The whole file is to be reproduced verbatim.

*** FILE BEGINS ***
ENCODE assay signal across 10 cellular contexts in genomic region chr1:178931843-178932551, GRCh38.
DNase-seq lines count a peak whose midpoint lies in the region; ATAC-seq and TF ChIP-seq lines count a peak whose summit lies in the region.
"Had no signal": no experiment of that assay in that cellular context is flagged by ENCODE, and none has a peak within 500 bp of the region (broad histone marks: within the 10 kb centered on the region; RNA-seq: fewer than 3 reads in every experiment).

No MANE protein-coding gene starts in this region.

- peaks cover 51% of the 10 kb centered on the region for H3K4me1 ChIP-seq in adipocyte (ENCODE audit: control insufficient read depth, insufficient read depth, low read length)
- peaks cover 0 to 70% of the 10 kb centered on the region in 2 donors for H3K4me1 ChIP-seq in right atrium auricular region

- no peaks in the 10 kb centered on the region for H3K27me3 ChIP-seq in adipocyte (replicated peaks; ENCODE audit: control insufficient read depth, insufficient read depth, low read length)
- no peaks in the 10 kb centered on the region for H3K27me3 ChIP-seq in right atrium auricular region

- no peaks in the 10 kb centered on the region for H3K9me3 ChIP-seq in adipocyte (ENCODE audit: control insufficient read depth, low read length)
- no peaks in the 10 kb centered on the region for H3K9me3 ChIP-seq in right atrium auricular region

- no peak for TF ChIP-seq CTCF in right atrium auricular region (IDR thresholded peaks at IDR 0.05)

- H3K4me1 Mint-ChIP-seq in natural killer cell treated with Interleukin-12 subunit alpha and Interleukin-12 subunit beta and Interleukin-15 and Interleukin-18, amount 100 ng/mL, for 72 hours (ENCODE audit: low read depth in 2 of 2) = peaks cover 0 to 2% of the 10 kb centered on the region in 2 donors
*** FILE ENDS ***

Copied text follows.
ENCODE assay signal across 10 cellular contexts in genomic region chr1:178931843-178932551, GRCh38.
DNase-seq lines count a peak whose midpoint lies in the region; ATAC-seq and TF ChIP-seq lines count a peak whose summit lies in the region.
"Had no signal": no experiment of that assay in that cellular context is flagged by ENCODE, and none has a peak within 500 bp of the region (broad histone marks: within the 10 kb centered on the region; RNA-seq: fewer than 3 reads in every experiment).

No MANE protein-coding gene starts in this region.

- peaks cover 51% of the 10 kb centered on the region for H3K4me1 ChIP-seq in adipocyte (ENCODE audit: control insufficient read depth, insufficient read depth, low read length)
- peaks cover 0 to 70% of the 10 kb centered on the region in 2 donors for H3K4me1 ChIP-seq in right atrium auricular region

- no peaks in the 10 kb centered on the region for H3K27me3 ChIP-seq in adipocyte (replicated peaks; ENCODE audit: control insufficient read depth, insufficient read depth, low read length)
- no peaks in the 10 kb centered on the region for H3K27me3 ChIP-seq in right atrium auricular region

- no peaks in the 10 kb centered on the region for H3K9me3 ChIP-seq in adipocyte (ENCODE audit: control insufficient read depth, low read length)
- no peaks in the 10 kb centered on the region for H3K9me3 ChIP-seq in right atrium auricular region

- no peak for TF ChIP-seq CTCF in right atrium auricular region (IDR thresholded peaks at IDR 0.05)

- H3K4me1 Mint-ChIP-seq in natural killer cell treated with Interleukin-12 subunit alpha and Interleukin-12 subunit beta and Interleukin-15 and Interleukin-18, amount 100 ng/mL, for 72 hours (ENCODE audit: low read depth in 2 of 2) = peaks cover 0 to 2% of the 10 kb centered on the region in 2 donors